Monday, December 19, 2016

#406, in which with Mary we behold it

"Es ist ein Ros entsprungen" is the name of today's song, more commonly known in English as "Lo, How a Rose E'er Blooming." You may be able to guess, but the song is German in origin, and has to do with a prophecy foretold to Isaiah: "And there shall come forth a rod out of the stem of Jesse, and a Branch shall grow out of his roots." Most of the songs we sing for Christmas have to do with witnessing the manger scene, but in this one, we sing about the fact that the birth was foretold centuries in advance.
Lo, how a rose e'er blooming,
From tender stem hath sprung.
Of Jesse's lineage coming,
As men of old have sung;
It came, a flow'ret bright,
Amid the cold of winter,
When half spent was the night.
Isaiah referred to the Savior as a "rod," perhaps emphasizing His role as lawgiver and governor, but the choice in this song to refer to Him as a rose emphasizes instead His beauty and gentleness, I think. (Yes, every rose has its thorn.) I think the image of a rose is also carefully chosen in that it suggests a surprising beauty, to me at least. The nation of Israel was watching for their Savior for countless ages, but they did not expect Him to come to a backwater town like Bethlehem. That such a grand event would happen in a tiny town like this must have been surprising, to say the least.
Isaiah 'twas foretold it,
The Rose I have in mind,
With Mary we behold it,
The virgin mother kind;
To show God's love aright,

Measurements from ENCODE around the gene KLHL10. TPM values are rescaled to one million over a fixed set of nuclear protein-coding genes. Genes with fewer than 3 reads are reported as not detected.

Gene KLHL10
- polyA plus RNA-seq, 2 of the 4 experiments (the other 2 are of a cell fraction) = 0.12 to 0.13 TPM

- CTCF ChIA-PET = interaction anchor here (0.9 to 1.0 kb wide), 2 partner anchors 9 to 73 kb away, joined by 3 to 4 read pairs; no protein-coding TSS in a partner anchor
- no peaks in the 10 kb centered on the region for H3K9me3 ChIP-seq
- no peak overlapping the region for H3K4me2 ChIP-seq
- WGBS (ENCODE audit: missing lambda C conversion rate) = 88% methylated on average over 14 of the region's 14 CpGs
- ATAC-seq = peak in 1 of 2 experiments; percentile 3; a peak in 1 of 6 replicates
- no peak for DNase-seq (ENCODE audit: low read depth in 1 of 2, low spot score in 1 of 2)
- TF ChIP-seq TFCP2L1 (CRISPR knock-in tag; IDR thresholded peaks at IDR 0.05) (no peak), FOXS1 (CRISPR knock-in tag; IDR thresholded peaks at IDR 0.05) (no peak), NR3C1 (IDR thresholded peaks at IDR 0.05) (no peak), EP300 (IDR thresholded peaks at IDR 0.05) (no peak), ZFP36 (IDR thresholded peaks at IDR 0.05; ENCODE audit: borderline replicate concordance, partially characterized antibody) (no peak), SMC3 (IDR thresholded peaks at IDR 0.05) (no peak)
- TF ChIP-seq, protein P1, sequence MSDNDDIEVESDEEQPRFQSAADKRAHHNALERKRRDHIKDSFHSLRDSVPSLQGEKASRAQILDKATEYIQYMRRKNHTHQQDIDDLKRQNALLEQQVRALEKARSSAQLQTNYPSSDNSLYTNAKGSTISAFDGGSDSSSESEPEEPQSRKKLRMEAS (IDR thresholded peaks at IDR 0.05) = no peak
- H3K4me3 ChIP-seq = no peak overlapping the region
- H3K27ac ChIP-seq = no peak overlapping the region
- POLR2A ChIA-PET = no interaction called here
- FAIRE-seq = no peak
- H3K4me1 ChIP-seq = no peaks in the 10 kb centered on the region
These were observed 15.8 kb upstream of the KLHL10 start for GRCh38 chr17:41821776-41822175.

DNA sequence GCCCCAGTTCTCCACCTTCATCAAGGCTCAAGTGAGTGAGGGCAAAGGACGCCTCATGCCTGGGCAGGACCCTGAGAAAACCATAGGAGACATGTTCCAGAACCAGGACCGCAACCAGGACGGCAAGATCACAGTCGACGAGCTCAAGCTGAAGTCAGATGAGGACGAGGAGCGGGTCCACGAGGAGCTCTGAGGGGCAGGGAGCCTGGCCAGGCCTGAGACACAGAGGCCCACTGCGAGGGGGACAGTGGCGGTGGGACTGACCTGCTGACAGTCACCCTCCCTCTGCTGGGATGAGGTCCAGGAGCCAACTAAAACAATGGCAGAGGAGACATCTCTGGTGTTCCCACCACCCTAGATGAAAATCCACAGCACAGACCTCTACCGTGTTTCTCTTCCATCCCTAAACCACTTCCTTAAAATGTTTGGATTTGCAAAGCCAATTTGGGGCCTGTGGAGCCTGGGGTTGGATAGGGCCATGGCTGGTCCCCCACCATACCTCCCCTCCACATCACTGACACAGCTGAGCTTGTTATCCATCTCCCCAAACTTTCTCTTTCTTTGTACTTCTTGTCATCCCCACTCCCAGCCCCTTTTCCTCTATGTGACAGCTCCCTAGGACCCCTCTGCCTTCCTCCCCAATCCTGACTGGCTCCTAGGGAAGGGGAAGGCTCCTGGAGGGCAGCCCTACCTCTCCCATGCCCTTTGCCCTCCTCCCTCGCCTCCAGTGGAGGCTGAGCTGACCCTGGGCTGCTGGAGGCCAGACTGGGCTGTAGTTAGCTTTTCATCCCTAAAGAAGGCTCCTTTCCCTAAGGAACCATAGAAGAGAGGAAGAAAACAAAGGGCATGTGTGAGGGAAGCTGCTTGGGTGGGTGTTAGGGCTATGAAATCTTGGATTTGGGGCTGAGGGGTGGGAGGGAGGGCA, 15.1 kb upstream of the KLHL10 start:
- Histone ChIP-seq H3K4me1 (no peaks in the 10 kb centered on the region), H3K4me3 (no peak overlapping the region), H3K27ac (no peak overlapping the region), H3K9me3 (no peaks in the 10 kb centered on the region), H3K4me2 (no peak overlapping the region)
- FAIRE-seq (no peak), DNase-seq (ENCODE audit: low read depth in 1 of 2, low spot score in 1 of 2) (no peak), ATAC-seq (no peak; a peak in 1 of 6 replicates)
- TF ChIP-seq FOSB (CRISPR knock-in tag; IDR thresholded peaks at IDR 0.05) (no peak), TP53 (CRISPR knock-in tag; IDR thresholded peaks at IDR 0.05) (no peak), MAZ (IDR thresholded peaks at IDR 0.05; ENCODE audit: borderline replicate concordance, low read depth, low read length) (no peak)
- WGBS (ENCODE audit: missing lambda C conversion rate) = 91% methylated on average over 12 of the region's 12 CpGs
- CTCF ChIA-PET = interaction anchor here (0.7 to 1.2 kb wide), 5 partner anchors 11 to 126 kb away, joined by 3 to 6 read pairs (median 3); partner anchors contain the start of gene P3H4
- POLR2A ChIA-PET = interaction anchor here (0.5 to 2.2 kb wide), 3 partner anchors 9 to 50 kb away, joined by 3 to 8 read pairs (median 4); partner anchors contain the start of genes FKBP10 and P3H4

She bore to men a Savior,
When half spent was the night.
The phrase "with Mary we behold it" speaks volumes to me. She and Joseph were joined in the stable by animals, shepherds, and later the Magi, all of whom beheld the Babe with wondering awe. None of them knew as she did what this Child would become. An angel appeared to her and told her who the Child would be, and she willingly consented to bear Him, but I think even she must have been overcome at the magnitude of the moment. It's one thing to expect a baby and do your best to prepare for it, but it's something else entirely once the baby is real, and in your arms, and looking to you for comfort and protection. To have that baby also be the Savior of the world must have been overwhelming. And so we behold it, all of us, shepherds and magi alike, together with Mary, only dimly grasping the cosmic importance of the tiny King in the manger.

It's a very gentle song, fitting for a gentle scene, and aptly represented by a gentle image. 

Previously in this series

Coventry Carol

The Holly and the Ivy

Do You Hear What I Hear?

Wexford Carol

I Saw Three Ships

We Three Kings

Bring a Torch, Jeanette, Isabella

In the Bleak Midwinter

Little Drummer Boy

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